Symbian served its purpose quite well until Apple changed the basis for competition by introducing a different kind of a platform. Applications, developers and app stores suddenly became more important than serving OEM needs. Changing design focus of the platform proved to be impossible for Symbian and Nokia. Changing the license terms to open source only further sidetracked the platform.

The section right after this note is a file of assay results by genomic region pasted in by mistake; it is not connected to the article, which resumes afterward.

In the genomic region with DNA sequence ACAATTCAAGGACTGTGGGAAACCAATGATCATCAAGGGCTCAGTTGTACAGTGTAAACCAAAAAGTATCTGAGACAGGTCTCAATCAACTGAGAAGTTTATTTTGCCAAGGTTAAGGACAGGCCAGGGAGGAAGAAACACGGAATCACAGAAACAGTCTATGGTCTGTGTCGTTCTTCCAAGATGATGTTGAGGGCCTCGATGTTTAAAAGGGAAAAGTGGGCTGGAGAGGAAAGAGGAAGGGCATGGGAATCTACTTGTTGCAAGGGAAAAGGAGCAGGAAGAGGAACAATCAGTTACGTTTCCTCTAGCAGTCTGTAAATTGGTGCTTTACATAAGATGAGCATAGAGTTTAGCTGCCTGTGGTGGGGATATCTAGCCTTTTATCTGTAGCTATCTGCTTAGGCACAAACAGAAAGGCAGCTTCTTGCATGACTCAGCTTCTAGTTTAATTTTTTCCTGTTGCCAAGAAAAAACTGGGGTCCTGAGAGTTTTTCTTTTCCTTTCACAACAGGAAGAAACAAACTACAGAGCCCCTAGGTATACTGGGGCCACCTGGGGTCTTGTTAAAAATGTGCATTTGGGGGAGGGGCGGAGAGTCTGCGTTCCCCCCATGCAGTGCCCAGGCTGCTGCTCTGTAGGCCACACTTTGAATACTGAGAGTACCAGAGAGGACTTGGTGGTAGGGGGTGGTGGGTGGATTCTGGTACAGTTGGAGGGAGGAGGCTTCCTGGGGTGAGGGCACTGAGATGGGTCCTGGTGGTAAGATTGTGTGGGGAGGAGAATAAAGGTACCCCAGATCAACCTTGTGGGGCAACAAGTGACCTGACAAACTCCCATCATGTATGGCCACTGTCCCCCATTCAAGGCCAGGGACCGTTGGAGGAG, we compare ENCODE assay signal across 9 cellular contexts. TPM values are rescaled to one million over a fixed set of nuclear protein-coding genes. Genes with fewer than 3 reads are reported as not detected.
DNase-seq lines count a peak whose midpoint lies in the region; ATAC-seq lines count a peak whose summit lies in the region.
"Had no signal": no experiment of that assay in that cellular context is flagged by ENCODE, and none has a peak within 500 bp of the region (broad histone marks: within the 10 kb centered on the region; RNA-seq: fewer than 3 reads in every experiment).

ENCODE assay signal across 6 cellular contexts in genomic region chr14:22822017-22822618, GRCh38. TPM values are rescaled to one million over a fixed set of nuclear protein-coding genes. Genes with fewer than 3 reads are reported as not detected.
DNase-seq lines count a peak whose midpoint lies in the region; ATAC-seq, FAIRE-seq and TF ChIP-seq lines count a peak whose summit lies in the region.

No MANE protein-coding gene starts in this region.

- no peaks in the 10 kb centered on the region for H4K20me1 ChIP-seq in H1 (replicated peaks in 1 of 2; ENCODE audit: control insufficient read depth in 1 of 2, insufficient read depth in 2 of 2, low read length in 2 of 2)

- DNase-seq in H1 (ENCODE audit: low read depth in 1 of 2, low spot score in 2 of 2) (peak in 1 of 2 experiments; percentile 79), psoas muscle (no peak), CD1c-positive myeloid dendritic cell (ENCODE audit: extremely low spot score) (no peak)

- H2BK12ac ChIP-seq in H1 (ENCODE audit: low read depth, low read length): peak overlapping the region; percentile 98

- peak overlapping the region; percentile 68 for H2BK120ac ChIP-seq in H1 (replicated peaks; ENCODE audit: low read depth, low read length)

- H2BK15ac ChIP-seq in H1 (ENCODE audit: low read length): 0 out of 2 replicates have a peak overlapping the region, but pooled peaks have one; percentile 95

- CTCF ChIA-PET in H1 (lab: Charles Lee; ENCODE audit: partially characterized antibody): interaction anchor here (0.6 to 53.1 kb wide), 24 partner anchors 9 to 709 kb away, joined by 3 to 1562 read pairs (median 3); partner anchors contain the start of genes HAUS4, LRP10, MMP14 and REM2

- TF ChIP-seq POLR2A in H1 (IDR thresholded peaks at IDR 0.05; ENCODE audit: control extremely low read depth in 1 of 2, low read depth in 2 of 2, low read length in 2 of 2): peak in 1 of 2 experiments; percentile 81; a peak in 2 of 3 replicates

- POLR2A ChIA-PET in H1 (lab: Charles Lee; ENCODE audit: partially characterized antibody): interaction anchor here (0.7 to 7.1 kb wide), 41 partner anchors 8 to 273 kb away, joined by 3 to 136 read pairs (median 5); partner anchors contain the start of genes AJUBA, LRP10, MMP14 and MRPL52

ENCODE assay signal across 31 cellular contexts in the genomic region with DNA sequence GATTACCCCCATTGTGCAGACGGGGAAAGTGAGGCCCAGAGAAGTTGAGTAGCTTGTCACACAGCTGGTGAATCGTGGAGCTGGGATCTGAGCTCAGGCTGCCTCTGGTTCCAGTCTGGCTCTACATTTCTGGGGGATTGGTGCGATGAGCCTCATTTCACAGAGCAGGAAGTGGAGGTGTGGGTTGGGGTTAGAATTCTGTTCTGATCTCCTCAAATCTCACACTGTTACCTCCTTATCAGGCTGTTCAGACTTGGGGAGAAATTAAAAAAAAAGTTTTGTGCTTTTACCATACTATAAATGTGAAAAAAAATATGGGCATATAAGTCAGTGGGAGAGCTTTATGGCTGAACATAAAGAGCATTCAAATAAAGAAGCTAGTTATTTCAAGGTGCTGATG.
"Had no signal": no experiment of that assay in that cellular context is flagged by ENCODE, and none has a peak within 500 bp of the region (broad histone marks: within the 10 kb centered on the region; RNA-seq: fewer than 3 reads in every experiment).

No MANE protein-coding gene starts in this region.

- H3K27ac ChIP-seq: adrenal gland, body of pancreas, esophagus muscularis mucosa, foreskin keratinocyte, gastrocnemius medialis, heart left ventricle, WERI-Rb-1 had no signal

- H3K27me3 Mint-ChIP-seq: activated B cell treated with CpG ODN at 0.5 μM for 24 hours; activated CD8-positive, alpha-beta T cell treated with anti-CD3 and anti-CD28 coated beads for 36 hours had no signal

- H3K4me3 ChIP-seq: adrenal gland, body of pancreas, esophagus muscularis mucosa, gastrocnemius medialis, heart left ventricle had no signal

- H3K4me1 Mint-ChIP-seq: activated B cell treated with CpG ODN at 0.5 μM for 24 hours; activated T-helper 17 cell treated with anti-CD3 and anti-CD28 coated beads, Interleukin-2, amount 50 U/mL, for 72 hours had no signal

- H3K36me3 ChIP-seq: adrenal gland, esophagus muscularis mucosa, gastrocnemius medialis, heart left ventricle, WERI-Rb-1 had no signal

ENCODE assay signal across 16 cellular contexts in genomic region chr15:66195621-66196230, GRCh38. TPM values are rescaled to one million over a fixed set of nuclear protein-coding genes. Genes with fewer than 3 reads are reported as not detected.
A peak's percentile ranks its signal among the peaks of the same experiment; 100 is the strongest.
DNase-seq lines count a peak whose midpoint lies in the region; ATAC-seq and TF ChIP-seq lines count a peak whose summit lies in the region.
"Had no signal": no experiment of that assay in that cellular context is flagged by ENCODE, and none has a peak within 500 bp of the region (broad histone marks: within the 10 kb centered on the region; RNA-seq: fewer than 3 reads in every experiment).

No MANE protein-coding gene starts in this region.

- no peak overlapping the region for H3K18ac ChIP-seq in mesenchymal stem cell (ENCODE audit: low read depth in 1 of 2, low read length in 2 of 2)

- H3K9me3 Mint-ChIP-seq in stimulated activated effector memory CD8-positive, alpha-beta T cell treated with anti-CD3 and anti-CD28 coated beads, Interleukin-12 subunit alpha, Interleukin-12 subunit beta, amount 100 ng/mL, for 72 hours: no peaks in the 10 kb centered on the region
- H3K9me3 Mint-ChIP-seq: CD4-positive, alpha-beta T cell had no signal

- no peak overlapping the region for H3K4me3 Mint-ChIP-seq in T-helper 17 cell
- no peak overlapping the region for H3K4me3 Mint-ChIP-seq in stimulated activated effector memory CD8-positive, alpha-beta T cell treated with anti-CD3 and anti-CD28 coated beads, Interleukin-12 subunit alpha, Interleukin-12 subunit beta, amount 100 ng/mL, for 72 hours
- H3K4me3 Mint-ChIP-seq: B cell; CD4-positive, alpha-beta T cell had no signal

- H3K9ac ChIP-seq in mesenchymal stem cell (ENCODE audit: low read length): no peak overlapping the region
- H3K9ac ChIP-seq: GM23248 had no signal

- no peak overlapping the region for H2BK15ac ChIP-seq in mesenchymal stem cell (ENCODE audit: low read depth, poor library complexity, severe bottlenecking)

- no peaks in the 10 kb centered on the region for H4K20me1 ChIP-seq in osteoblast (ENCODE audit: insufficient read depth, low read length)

Application platforms, often also referred to as computing platforms, are designed from the ground up for connecting two disjoint markets: users and application developers. Application platforms are a special case of so called two-sided networks, in which platform owners extract value by allowing members of disjoint markets to transact through the platform. Two-sided networks describe businesses as diverse as dating agencies (match.com), credit cards (VISA), stock exchanges (NYSE) and digital media formats (Blue-ray).Application platforms live and die on the applications built for these platforms. Users consume applications to satisfy a wide spectrum of needs, from word processing to killing time. Since applications are locked to the platform, users need to obtain the platform in order to benefit from applications. Microsoft Windows is a classic example of a successful application platform.